Rajam Iyer leaned back in his seat, reminding himself of a proverb which said that if you threw a stone into a gutter it would only spurt filth in your face.
I'd never heard this before, but I like it. In context it's a metaphor for not arguing with idiots, along the same lines as "don't mud-wrestle with a pig, because you'll both get filthy but the pig will enjoy it" and "don't play chess with pigeons: they'll knock over the pieces, crap all over the board, and then strut around like they've won". But I like this one even better, and I'd like to know its source. The story suggests it's a traditional or well-known proverb, but Googling it only gave me pages about this very story.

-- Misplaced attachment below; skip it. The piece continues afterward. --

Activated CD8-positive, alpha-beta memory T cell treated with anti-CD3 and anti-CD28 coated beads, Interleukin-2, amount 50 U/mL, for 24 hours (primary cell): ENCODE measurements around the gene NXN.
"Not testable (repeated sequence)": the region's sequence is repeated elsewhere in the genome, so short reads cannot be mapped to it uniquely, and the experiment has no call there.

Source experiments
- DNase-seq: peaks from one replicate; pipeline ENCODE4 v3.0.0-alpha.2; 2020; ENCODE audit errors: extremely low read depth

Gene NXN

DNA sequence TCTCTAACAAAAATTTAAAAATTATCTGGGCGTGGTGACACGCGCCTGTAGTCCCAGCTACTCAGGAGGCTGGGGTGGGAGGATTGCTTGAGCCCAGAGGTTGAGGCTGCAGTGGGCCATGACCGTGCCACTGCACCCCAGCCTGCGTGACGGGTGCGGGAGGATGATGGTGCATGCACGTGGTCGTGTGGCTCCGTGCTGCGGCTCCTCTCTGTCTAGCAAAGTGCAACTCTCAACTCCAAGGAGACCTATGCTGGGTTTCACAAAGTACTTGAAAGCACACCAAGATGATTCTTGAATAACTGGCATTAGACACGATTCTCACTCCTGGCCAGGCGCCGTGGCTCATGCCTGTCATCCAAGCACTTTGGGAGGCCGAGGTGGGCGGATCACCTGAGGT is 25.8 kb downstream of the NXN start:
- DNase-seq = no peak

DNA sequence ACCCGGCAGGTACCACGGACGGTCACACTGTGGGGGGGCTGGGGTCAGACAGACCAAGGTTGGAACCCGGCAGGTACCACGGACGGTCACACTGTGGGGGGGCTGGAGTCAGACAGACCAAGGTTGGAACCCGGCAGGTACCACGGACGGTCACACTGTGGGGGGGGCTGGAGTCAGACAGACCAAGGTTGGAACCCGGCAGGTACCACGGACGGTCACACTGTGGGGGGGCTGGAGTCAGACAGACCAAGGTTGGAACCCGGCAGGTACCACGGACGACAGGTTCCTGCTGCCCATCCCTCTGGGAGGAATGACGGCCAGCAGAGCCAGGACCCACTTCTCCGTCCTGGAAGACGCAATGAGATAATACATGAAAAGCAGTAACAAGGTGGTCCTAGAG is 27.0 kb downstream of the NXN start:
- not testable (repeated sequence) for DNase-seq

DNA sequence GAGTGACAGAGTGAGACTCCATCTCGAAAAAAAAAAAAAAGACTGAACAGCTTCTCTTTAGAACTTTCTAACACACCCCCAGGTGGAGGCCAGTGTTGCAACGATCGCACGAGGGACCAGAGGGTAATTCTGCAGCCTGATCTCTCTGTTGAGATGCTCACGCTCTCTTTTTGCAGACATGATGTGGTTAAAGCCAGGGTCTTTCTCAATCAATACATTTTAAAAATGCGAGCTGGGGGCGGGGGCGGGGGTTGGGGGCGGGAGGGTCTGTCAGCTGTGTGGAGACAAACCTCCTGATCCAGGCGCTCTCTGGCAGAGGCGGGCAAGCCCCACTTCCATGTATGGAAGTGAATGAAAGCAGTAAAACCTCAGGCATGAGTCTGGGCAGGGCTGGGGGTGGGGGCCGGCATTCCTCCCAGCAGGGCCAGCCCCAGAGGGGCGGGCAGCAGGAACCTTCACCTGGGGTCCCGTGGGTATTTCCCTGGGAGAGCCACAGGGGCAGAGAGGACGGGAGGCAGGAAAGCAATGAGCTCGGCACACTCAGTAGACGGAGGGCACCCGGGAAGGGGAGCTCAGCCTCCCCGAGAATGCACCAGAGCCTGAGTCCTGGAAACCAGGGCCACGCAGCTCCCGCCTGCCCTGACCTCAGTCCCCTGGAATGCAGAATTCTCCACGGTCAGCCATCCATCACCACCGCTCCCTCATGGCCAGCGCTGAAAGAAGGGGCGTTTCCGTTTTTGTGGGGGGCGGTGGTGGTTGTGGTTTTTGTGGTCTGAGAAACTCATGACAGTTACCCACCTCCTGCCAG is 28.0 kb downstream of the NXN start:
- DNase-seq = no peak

Did Narayan invent this saying, or is it really a proverb? If the latter, what language/culture does it come from?
It might be that my Google search for a real proverb failed because this only became known in English through Narayan, and in some Indian language/culture it might indeed be well known. For what it's worth, the character Rajam Iyer is a Brahmin, reading a book in Tamil, travelling from Madras to Bangalore. (I don't know enough about Indian cultures to know which of these facts is most likely to be relevant.)